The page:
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Myths and Facts April 01, 2005 5:38 AM

Myths and Facts

Myth:Mountaintop removal mining provides jobs.Fact:As more coal is produced in mountaintop removal strip mining, the number of coal mine workers decreases. Although coal production rose 32 percent between 1987 and 1997, mining jobs dropped 29 percent during the same period.
Source: Citizens Coal Council;   Myth:Mountaintop removal mining improves local economies.Fact:The top 15 coal producing counties in West Virginia suffer from some of the worst poverty levels in the nation, even though they produce 15% of the nation's coal.
Source: United States Census Bureau; West Virginia Office of Miners' Health, Safety and Training Fact:In 1998, tourism pumped far more money into the West Virginia economy than the coal industry.
Source: Citizens Coal Council; Fact:Coal companies force people living near the mines to sell their homes and leave. Whole communities, such as Blair, West Virginia, have been wiped out.
Source: Source: Citizens Coal Council; Fact:Coal Production and Poverty Rate in West Virginia (2001)
Drag your mouse over link to see graph.   Myth:A ban on mountaintop removal mining in West Virginia would be detrimental to coal companies.Fact:A ban on mountaintop removal mining with large valley fills would reduce West Virginia's annual coal production by only about 10%.
Source: Source: Ken Ward, Jr.; "Mountaintop mining ban would cut coal production 10 percent"; July 23, 1999; West Virginia Post-Gazette; available:   Myth:Mountaintop removal mining does not harm the environment; rather it maintains or improves the quality of local ecosystemsFact:In just the last decade, mountaintop removal has obliterated the natural beauty that took millions of years to form. Mines in West Virginia alone have buried over 1,000 miles of streams and cut down over 300,000 acres of hardwood forests.
Source: Source: Citizens Coal Council; Fact:The natural return of forests to mountaintop mines reclaimed with grasses under hay and pasture or wildlife post-mining land uses occurs very slowly. Full reforestation across a large mine site in such cases may not occur for hundreds of years.
Source: Earth Crash Earth Spirit; Fact:West Virginia's Coal River was named one of the country's ten most endangered rivers in 1999 and 2000 because of the environmental danger posed by mountaintop removal and valley fills.
Source: West Virginia Rivers Coalition;   Myth:All surface-mined land today is reclaimed equal to or better than it was prior to mining. Fact:The Appalachian Highlands is characterized by some of the best forest habitat in the world. Current reclamation practices are converting these forests into grasslands, which may significantly impact neotropical bird populations and other sensitive species if left unchanged.
Source: Source: Trial Lawyers for Public Justice; Fact:In the original mining permit application, companies are required to include specific details which demonstrate that the land can and will be put to some productive use, such as recreational, commercial, agricultural, etc. Curiously, a number of mountaintop removal permits have been approved which included no specific details about post-mining land use.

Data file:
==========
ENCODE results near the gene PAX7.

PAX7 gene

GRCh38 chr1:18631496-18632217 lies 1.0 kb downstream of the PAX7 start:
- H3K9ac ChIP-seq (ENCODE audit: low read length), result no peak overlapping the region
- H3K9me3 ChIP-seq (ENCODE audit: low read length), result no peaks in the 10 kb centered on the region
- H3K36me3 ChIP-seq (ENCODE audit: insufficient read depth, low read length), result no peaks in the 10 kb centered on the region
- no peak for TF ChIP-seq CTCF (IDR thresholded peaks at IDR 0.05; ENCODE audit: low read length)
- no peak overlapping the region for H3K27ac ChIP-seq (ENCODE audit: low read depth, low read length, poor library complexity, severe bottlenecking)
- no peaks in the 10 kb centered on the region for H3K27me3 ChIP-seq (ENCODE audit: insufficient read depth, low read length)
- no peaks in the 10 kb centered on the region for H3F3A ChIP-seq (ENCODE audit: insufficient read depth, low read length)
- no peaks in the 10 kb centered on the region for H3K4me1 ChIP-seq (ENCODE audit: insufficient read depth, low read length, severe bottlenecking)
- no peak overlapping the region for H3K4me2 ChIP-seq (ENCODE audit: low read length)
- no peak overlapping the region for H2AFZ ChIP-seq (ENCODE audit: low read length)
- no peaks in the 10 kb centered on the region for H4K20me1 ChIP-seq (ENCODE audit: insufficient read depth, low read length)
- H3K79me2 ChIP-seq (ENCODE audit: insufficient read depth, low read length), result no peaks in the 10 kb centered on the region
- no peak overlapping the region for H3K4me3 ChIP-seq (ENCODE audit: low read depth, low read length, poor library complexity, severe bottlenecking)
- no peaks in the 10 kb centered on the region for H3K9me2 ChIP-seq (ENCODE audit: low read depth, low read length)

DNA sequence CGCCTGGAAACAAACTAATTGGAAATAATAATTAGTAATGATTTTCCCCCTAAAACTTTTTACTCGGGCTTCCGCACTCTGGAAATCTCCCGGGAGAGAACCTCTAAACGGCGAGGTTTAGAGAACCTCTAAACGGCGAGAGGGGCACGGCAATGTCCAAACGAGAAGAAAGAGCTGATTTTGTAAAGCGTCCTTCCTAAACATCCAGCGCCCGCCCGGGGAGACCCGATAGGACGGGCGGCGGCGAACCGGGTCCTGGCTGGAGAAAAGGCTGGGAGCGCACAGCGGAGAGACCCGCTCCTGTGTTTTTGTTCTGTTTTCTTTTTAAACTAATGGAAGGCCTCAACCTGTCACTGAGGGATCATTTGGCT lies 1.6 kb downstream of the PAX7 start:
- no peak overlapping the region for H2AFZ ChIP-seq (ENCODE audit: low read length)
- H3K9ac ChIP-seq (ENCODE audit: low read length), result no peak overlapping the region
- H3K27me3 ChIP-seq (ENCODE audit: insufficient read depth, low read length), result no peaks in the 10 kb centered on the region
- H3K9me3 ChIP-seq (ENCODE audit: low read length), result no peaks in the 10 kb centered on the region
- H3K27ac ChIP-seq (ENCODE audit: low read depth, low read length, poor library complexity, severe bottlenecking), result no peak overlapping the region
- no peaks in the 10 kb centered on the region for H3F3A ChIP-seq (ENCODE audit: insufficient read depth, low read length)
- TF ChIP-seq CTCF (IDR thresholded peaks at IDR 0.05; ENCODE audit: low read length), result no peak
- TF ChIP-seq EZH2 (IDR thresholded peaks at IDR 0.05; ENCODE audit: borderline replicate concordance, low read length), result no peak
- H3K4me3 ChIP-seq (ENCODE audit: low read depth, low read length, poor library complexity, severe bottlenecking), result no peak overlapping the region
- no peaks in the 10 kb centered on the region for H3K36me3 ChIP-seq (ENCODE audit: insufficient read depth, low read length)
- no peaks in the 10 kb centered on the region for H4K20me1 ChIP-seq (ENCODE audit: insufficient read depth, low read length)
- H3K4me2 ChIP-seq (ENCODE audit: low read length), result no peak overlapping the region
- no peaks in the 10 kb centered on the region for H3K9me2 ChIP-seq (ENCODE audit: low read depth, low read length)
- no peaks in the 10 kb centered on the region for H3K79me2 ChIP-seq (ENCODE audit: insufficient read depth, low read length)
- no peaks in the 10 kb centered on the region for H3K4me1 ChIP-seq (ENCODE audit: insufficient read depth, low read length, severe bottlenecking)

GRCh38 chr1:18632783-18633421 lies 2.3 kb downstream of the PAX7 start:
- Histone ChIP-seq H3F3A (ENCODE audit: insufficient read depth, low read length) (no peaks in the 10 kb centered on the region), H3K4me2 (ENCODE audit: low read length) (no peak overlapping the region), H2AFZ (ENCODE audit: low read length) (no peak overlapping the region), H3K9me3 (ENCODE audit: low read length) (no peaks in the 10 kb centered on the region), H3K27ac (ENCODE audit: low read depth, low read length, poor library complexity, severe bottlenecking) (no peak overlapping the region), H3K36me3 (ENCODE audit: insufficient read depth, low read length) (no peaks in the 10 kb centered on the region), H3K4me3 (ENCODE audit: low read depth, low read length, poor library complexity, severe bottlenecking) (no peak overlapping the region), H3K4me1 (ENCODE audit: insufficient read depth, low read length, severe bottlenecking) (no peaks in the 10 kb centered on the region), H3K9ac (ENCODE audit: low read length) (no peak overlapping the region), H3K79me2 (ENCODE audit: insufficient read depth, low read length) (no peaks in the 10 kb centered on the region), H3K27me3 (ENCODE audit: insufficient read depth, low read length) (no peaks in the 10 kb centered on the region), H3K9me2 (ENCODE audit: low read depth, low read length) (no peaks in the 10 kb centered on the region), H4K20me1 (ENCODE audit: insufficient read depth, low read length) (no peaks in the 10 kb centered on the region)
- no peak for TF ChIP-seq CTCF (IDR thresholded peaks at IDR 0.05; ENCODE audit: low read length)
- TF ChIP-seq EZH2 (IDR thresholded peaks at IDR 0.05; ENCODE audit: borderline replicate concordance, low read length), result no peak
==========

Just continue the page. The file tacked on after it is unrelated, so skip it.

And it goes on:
Source:   Myth:West Virginia needs more flat land for development purposes.Fact:Over 300,000 acres of West Virginia have received surface mine permits. At the present rate of development, this is enough developable land to last 3,000 years.
Source: Dennis Burke Fact:In the Coal River Basin area alone, there is 95,000 acres of flat land 600-800 feet above the infrastructure, enough to build:
  • 10 - 100 acre prisons
  • 5 - 5,000 acre parks
  • 50 - shopping malls
  • 400 - 50 acre schools
  • 100 - 100 acre trailer parks

Source: Dennis Burke   Myth:Coal companies do all they can to reduce the negative impact mountaintop mining has on the environment.Fact:Reclamation is usually done late in the mining process for ease of operation. In order to reduce the size of valley fills and reduce reclamation costs, coal companies should reclaim the land contemporaneously with mining.
Source: Ohio Valley Environmental Coalition; Fact:Valley fills are built from the top down. If valley fills are constructed from the bottom up, they will shrink in size due to leveling and compaction.
Source: Ohio Valley Environmental Coalition;   Myth:The 2002 revision to the C  [ send green star]
 April 02, 2005 3:42 PM

This is great information, Emily.  I definately learned some basic facts I wasn't aware of.  This group is an important tool for educating people.  Thanks!

 [ send green star]  [ accepted]

 April 03, 2005 6:02 PM

Thank you for reading Tom!  [ send green star]
 April 03, 2005 6:23 PM

My word I had no idea all the devastation caused by this practice. Thank you for the education. This is a very worthy cause I think.  [ send green star]  [ accepted]
 April 03, 2005 6:53 PM

Isn't it amazing. They trick and lie. What they will go to for power is just has me dumb struck. A little boy DIED because of this, and they shelled out 15,000$ and kept on going. This has to stop! This will not go on, not over my dead body!

I know its kind of a long article, but its well worth the read (I have read it many times just for it to soke in) but this is a great overview

 [ send green star]
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Mountain Top Removal, A Call to Action
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